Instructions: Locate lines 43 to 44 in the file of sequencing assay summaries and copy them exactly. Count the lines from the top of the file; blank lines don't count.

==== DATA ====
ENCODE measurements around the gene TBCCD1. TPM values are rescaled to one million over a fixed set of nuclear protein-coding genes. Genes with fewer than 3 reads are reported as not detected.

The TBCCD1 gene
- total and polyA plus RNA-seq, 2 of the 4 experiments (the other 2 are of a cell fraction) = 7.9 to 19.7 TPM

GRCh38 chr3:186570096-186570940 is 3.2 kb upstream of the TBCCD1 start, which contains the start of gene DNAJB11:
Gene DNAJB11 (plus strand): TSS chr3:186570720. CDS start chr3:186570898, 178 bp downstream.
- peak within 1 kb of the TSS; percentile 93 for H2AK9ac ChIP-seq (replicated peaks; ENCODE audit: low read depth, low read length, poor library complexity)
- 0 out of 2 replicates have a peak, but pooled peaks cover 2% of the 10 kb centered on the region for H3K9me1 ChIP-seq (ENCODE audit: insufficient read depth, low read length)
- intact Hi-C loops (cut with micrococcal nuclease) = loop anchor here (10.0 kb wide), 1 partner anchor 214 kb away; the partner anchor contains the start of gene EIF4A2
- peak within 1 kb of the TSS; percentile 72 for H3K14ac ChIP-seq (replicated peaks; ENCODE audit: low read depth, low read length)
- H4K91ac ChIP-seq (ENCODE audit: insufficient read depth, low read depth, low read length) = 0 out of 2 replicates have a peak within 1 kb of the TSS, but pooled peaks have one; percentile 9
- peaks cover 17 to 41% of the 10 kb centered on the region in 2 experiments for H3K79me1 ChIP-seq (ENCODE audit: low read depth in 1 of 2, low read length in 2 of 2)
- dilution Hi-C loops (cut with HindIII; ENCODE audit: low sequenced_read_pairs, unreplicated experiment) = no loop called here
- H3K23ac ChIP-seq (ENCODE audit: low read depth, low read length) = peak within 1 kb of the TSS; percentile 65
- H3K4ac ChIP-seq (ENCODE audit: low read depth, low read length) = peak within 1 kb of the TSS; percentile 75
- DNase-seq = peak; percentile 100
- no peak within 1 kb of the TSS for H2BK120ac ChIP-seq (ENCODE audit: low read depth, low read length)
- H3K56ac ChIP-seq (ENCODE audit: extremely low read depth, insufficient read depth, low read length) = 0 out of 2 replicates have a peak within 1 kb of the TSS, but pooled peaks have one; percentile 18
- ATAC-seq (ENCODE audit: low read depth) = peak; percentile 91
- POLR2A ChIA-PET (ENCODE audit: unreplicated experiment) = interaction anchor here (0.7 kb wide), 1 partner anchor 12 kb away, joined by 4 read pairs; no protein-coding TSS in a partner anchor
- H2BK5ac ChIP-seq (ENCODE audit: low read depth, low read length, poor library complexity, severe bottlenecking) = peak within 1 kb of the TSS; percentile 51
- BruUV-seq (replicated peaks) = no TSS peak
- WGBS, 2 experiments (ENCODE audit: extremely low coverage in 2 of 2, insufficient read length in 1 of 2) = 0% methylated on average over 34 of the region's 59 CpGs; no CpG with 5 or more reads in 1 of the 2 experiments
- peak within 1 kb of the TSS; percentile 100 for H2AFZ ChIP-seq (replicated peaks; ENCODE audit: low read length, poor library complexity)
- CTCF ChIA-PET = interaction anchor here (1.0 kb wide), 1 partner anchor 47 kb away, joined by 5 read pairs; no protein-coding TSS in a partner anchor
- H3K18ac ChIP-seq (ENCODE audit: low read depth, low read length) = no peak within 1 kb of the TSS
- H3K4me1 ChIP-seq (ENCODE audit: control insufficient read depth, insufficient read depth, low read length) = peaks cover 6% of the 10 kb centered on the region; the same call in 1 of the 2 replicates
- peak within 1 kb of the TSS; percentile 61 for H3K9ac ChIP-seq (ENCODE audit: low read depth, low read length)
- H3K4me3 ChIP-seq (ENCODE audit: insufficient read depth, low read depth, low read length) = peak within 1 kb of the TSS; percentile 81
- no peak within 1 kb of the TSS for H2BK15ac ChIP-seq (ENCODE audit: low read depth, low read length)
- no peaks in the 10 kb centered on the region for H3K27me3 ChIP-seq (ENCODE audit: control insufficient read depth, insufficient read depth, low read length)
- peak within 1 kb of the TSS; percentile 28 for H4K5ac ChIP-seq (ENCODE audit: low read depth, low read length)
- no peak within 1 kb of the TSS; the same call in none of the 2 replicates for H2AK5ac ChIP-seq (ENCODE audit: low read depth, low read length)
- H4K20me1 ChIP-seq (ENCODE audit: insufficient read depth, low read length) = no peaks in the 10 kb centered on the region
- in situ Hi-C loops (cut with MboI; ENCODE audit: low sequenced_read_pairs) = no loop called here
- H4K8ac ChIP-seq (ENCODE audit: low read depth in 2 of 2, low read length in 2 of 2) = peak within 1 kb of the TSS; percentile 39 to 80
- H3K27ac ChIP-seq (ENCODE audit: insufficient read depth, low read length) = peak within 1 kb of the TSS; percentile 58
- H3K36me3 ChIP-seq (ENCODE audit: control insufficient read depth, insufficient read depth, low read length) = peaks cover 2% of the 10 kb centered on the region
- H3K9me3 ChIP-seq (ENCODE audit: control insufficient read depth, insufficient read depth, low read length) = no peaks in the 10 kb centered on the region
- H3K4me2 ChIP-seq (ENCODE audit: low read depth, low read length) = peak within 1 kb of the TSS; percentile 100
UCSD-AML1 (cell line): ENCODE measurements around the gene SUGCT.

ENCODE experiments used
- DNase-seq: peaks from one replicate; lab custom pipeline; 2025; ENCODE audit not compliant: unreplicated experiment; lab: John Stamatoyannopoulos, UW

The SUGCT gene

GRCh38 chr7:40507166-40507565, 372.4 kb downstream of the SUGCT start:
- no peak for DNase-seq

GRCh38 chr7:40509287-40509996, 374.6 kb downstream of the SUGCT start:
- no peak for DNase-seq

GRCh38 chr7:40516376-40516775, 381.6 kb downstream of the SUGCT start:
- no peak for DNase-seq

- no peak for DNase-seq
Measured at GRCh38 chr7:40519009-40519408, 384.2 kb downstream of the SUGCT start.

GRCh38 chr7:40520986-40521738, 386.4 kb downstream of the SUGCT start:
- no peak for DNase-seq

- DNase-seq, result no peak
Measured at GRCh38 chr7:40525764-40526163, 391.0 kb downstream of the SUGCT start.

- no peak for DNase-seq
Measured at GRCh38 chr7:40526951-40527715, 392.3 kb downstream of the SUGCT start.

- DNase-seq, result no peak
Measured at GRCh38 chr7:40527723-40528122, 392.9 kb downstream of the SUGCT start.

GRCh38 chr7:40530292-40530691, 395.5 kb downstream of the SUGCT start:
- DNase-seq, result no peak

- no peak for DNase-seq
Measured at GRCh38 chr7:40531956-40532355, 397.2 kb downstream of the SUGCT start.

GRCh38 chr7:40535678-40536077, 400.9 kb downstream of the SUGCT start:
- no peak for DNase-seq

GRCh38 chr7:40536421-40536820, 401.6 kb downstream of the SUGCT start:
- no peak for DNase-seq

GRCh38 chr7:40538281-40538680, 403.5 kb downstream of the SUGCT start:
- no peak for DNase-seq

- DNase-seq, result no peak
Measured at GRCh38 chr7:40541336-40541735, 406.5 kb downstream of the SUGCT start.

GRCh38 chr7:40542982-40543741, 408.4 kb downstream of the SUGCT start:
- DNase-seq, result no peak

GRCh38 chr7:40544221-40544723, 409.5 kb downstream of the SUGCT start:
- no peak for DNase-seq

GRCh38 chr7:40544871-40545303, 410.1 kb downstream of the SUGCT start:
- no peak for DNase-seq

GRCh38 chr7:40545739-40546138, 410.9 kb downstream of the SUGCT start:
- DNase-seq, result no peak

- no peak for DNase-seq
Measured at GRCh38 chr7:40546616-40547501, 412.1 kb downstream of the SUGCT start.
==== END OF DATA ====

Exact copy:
The SUGCT gene

GRCh38 chr7:40507166-40507565, 372.4 kb downstream of the SUGCT start: